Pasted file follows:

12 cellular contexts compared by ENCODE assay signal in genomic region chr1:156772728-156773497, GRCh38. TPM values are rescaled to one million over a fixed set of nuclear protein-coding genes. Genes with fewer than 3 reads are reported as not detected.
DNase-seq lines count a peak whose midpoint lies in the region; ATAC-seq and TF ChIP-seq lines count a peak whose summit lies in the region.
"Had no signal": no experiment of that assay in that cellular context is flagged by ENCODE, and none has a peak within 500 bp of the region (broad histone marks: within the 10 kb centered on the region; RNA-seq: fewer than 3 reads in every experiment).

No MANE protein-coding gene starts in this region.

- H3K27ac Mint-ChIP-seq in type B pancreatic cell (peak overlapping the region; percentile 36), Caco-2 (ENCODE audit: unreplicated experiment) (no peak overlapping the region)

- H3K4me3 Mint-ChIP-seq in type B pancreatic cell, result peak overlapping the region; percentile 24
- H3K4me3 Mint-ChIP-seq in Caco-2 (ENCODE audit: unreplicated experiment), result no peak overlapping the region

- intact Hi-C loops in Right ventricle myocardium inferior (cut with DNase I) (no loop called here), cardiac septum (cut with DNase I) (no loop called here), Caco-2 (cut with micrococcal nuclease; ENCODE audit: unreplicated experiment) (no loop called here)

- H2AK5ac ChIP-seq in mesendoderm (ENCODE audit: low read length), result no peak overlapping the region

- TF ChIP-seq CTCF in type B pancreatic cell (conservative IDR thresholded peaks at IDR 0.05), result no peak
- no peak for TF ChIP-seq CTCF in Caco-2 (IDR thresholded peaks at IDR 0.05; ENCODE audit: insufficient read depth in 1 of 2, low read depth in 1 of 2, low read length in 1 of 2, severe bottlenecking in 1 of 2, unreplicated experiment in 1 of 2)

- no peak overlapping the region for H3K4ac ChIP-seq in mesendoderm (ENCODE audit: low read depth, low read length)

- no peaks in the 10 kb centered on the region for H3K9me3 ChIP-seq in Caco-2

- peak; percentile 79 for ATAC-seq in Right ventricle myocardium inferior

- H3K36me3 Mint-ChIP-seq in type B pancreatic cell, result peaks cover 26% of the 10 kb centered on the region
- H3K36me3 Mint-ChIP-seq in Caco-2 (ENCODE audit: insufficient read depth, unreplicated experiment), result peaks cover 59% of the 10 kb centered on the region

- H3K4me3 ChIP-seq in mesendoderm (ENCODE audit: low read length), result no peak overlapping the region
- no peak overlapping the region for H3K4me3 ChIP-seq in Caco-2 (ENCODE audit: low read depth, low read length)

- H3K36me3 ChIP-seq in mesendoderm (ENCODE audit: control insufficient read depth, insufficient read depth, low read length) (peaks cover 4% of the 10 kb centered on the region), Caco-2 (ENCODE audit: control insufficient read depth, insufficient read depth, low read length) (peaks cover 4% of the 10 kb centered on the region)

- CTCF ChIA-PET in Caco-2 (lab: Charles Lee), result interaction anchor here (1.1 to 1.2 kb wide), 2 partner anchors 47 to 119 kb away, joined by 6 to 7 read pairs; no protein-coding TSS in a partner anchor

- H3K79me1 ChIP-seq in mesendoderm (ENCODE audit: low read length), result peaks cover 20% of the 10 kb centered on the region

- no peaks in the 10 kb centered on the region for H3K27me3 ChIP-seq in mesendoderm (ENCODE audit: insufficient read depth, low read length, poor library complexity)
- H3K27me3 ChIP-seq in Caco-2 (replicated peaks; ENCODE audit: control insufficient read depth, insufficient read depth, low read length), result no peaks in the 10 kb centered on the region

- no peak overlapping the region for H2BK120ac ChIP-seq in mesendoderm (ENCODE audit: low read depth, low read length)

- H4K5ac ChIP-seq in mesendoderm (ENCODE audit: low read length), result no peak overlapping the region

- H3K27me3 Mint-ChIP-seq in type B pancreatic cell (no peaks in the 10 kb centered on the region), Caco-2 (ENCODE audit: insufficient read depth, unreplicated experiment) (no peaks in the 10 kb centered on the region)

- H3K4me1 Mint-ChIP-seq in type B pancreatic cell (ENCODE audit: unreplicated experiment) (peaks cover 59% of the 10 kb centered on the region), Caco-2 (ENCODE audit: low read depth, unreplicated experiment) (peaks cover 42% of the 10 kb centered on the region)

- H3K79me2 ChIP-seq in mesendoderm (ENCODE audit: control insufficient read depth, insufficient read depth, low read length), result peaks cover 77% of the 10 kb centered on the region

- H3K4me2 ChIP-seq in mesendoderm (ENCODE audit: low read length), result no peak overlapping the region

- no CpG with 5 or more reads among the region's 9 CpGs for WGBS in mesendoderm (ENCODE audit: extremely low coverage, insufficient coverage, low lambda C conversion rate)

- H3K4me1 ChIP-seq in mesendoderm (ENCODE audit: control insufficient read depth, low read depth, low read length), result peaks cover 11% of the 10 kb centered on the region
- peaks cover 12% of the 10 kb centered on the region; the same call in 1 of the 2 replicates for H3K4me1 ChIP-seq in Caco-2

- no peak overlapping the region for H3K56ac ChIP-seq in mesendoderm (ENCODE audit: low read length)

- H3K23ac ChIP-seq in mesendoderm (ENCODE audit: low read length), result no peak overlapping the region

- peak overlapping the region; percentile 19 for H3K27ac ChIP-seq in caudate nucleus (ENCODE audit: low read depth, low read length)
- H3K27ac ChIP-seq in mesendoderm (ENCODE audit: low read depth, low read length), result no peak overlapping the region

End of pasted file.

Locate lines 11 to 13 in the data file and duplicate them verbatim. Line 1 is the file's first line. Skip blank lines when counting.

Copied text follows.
- no peak for TF ChIP-seq CTCF in Caco-2 (IDR thresholded peaks at IDR 0.05; ENCODE audit: insufficient read depth in 1 of 2, low read depth in 1 of 2, low read length in 1 of 2, severe bottlenecking in 1 of 2, unreplicated experiment in 1 of 2)

- no peak overlapping the region for H3K4ac ChIP-seq in mesendoderm (ENCODE audit: low read depth, low read length)

- no peaks in the 10 kb centered on the region for H3K9me3 ChIP-seq in Caco-2